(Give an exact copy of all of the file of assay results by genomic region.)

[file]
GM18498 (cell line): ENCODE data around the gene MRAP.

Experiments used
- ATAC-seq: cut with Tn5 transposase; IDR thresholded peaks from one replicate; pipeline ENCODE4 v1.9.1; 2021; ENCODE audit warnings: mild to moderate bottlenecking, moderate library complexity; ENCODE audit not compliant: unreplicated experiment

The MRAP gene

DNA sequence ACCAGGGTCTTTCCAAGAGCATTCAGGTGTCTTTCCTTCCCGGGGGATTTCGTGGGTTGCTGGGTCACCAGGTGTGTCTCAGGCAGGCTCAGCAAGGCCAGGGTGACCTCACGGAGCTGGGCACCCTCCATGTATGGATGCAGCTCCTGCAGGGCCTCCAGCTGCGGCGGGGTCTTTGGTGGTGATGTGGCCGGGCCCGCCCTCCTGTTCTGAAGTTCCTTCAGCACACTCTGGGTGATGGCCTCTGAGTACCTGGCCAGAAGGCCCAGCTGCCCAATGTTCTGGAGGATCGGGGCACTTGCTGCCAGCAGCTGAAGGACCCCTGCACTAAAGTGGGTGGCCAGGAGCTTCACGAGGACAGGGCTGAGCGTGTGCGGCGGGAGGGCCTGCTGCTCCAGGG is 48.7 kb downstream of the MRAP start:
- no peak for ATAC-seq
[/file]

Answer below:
GM18498 (cell line): ENCODE data around the gene MRAP.

Experiments used
- ATAC-seq: cut with Tn5 transposase; IDR thresholded peaks from one replicate; pipeline ENCODE4 v1.9.1; 2021; ENCODE audit warnings: mild to moderate bottlenecking, moderate library complexity; ENCODE audit not compliant: unreplicated experiment

The MRAP gene

DNA sequence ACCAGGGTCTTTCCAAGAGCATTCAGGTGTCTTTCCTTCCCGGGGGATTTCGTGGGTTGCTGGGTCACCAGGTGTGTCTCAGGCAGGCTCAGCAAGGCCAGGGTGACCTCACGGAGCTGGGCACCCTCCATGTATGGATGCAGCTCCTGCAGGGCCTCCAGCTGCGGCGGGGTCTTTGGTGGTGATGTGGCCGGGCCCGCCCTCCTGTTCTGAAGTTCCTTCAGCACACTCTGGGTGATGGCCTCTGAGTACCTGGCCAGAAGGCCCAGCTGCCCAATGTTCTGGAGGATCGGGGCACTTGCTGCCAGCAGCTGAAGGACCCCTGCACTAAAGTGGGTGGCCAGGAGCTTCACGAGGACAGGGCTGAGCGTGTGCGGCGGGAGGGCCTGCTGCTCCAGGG is 48.7 kb downstream of the MRAP start:
- no peak for ATAC-seq